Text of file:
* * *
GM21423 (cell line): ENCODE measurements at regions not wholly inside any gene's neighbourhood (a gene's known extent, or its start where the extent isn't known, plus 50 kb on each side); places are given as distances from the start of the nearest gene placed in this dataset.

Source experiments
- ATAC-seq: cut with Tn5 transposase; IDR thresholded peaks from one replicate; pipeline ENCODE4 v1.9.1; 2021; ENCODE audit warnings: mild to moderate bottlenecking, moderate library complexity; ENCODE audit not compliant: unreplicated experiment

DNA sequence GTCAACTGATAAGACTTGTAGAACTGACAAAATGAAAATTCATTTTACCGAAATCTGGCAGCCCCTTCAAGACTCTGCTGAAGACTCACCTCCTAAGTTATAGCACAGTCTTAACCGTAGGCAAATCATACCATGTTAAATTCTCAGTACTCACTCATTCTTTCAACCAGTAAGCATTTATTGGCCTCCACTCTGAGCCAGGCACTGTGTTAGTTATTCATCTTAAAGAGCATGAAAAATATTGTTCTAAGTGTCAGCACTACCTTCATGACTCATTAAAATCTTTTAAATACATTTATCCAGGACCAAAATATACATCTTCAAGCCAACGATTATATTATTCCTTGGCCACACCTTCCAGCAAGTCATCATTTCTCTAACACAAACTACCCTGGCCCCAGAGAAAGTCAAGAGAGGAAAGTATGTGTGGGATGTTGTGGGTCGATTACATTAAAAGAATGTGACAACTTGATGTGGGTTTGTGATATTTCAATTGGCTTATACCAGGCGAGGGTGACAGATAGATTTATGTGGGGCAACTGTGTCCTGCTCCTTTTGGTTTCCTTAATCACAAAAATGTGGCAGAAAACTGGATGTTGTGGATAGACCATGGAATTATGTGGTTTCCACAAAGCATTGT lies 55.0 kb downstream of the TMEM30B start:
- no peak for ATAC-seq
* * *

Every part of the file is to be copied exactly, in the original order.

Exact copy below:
GM21423 (cell line): ENCODE measurements at regions not wholly inside any gene's neighbourhood (a gene's known extent, or its start where the extent isn't known, plus 50 kb on each side); places are given as distances from the start of the nearest gene placed in this dataset.

Source experiments
- ATAC-seq: cut with Tn5 transposase; IDR thresholded peaks from one replicate; pipeline ENCODE4 v1.9.1; 2021; ENCODE audit warnings: mild to moderate bottlenecking, moderate library complexity; ENCODE audit not compliant: unreplicated experiment

DNA sequence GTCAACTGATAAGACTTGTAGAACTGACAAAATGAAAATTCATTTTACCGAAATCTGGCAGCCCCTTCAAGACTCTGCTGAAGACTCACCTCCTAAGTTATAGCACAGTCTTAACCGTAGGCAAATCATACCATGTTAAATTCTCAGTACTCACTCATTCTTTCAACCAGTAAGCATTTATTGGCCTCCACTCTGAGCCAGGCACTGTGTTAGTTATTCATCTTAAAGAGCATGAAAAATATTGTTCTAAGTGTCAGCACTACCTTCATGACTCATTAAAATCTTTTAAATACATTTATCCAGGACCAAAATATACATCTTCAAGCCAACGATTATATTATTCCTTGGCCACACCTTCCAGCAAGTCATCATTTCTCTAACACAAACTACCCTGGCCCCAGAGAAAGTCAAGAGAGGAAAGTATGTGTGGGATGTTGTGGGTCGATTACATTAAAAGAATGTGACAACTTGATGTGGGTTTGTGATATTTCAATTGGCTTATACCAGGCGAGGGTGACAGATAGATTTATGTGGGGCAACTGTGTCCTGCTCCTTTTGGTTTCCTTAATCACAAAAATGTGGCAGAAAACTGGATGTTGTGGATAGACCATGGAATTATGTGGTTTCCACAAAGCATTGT lies 55.0 kb downstream of the TMEM30B start:
- no peak for ATAC-seq